Course: PSYC*1000 (DE)
Professor: Harvey Marmurek
Schedule: Summer, 2012
Textbook: Psychology – Tenth Edition in Modules authored by David G. Myers
Textbook ISBN: 9781464102615
Module 28: Language and Thought
Language transmits knowledge – whether spoken, written, or signed, language – the original wireless
communication – enables mind-to-mind information transfer, and with it the transmission of civilization’s
accumulated knowledge across generations. Language is so fundamental to our experience, so deeply a part of
being human, that it’s hard to imagine life without it.
What are the structural components of a language?
Phenomes – smallest distinctive sound units in language – consonant phenomes carry more info than
vowel phenomes (each letter makes a sound, so the one word may sound like one sound but the word ‘bat’ actually
has three different sounds to it
Morphemes – smallest units that carry meaning. Most morphemes combine two or more phonemes. Pre-
Grammar – system of rules that enables us to communicate
How many morphemes are in the word cats? How many phonemes?
Two morphemes – cat and ‘s’, and four phonemes – c, a, t, and s.
When Do We Learn Language?
What are the milestones in language development?
Receptive Language: By 4 months can recognize differences in speech sounds. Receptive language –
ability to understand what is said to and about them.
Productive Language: ability to produce words; babbling stage – spontaneously uttered sounds are
consonant-vowel pairs; age 10 months babbling changed so train ear can identify the house language. Around 12
months, children enter one-word stage. At 18 months two-word stage or telegraphic speech.
What is the difference between receptive and productive language, and when do children normally hit these
milestones in language development?
Infants normally start developing receptive language skills (ability to understand what is said to and about them)
around 4 months of age. Also at around 4 months, infants normally start building productive language skills (ability
to produce sounds and eventually words).
Explaining Language Development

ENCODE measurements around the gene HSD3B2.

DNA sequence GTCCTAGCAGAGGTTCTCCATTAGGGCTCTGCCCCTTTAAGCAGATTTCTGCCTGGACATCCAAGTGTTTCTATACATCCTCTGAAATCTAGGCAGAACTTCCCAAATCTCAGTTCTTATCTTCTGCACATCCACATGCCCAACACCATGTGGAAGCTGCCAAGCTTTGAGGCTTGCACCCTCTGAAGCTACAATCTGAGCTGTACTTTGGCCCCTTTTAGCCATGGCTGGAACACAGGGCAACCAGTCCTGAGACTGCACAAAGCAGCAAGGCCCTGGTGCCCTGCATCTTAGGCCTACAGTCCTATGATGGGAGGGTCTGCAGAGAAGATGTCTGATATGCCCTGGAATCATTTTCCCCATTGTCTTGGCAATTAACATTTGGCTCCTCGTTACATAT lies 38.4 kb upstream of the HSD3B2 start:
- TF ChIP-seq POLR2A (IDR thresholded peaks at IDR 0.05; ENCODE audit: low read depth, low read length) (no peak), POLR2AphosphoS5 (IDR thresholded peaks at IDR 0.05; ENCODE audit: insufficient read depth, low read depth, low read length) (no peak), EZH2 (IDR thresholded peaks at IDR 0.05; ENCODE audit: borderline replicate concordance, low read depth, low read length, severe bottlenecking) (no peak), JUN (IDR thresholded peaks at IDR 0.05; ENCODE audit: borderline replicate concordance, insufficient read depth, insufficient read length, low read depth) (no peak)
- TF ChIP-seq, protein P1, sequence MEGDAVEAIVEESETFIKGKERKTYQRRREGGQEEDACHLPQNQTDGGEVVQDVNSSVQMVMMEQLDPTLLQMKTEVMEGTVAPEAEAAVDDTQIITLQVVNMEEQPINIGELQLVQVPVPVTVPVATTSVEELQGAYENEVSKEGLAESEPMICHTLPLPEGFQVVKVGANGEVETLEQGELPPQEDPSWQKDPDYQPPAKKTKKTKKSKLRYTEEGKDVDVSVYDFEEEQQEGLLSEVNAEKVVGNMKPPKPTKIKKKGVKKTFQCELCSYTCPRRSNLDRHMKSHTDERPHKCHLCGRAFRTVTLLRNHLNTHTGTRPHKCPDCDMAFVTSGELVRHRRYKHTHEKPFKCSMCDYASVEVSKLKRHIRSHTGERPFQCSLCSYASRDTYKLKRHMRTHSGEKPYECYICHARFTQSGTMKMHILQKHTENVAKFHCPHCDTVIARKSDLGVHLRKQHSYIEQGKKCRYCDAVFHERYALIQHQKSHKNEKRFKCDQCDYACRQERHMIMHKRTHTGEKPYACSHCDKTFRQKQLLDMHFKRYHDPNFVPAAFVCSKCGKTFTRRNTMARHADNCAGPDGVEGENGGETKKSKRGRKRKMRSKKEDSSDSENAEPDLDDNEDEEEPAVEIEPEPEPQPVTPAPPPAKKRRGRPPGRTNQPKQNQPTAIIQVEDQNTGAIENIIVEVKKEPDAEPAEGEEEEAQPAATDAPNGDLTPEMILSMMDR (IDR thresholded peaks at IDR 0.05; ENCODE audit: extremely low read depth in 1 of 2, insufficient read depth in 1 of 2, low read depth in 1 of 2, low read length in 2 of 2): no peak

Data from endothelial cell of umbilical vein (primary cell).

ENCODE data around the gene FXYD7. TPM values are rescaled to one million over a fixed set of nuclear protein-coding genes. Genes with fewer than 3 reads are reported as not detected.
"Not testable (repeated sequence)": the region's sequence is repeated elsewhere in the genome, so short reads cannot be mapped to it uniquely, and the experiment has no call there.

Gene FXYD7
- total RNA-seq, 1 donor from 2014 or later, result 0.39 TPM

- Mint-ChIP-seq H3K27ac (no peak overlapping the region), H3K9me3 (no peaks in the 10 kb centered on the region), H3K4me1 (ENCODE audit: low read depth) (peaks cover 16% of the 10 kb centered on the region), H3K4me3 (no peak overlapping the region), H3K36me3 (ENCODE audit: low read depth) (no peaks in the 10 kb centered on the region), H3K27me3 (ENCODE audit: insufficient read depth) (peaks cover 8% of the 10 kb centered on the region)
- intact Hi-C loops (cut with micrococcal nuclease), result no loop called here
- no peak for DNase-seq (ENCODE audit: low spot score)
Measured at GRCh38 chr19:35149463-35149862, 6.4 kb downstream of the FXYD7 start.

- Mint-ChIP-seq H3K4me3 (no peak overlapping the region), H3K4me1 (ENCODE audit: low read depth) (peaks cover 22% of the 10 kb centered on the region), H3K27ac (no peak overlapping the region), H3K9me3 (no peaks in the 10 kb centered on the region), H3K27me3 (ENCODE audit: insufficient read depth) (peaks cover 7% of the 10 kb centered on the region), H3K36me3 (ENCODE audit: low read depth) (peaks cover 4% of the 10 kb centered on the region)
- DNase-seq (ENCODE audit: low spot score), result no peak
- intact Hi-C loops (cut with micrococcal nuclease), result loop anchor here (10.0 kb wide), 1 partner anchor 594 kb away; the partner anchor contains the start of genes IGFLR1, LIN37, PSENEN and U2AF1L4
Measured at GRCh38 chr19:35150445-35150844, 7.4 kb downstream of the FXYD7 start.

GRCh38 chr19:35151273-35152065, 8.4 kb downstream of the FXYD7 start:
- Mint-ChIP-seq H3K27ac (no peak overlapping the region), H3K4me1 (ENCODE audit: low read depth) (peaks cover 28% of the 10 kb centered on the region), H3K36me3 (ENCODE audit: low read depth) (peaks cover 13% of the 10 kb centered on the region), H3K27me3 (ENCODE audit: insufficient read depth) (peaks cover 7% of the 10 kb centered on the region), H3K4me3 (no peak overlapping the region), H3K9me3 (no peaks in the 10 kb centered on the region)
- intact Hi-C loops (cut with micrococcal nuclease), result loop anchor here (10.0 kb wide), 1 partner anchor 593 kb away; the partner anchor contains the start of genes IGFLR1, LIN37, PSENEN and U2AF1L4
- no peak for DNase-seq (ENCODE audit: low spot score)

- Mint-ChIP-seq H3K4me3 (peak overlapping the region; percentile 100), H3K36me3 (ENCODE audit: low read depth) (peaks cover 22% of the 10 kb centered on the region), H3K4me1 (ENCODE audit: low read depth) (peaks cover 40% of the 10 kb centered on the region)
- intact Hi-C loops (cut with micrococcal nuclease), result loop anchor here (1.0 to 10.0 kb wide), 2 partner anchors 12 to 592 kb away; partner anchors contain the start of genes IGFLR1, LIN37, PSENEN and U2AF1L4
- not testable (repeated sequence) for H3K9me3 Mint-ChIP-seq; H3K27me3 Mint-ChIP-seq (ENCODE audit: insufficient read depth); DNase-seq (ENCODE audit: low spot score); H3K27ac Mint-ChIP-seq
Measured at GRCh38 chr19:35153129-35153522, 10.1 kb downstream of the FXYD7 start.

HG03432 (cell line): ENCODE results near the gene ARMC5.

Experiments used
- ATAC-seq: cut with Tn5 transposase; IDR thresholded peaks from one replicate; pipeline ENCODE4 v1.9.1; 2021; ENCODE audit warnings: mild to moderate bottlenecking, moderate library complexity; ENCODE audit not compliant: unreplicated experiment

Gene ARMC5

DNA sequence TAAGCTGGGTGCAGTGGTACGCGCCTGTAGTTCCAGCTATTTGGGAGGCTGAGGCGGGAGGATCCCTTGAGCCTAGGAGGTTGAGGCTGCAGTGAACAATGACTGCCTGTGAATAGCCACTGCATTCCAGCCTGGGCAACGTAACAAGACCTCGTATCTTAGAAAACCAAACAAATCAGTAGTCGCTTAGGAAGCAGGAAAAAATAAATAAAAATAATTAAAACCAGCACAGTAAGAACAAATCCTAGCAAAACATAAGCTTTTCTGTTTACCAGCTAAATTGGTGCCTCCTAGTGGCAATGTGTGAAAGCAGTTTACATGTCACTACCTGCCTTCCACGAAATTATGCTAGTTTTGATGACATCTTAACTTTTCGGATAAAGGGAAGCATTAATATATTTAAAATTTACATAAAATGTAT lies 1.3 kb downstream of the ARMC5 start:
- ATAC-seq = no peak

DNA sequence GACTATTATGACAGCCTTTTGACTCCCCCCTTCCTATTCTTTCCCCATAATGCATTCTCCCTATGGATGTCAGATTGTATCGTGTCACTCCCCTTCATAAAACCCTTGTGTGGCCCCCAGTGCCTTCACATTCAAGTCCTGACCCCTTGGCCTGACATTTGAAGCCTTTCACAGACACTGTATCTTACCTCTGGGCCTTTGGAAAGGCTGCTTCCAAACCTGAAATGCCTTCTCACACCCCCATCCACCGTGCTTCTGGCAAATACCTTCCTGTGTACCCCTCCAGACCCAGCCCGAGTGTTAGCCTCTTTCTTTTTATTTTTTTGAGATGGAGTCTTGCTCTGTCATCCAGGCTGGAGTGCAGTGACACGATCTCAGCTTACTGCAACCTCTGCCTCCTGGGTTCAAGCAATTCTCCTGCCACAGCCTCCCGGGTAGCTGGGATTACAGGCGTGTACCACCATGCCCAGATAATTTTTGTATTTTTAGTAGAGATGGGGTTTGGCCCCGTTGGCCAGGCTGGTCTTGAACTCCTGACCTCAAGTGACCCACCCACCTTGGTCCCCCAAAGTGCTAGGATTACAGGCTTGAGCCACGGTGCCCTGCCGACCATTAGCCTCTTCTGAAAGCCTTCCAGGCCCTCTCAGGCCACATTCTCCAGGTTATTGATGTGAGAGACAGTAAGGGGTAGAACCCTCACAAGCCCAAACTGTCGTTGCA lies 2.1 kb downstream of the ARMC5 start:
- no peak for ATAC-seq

How do we acquire language?
Noam Chomsky – universal grammar – all have nouns, verbs, and adjectives as grammatical building blocks. We
are not born with a built-in specific language. But no matter what language we learn, we start speaking it mostly in
nouns (kitty, da-da) rather than in verbs and adjectives. Biology and experience work together.
When adults listen to an unfamiliar language, the syllables all run together, but a 7-month old child would not have
this problem. Human infants display a remarkable ability to learn statistical aspects of human speech. Infants’ have
a knack for soaking up language, learning simple sentence structures (7-month-old). Can detect difference between
the two patterns supports the idea that babies come with a built-in readiness to learn grammatical rules.
Childhood seems to represent a critical (or sensitive) period for mastering certain aspects of language before the
language-learning window closes. The window on language learning closes gradually early in childhood. Later-
than-usual exposure to language (at age 2 or 3) unleashes the idle language capacity of a child’s brain, producing a
rush of language. But by about age 7, those who have not been exposed to either a spoken or a signed language
gradually lose their ability to master any language. Our ability to learn a new language diminishes with age - ten years after coming to the US, Asian immigrants took
an English grammar test. Although there is no sharply defined critical period for second language learning, those
who arrived before age 8 understood American English grammar as well as native speakers did. Those who arrived
later did not.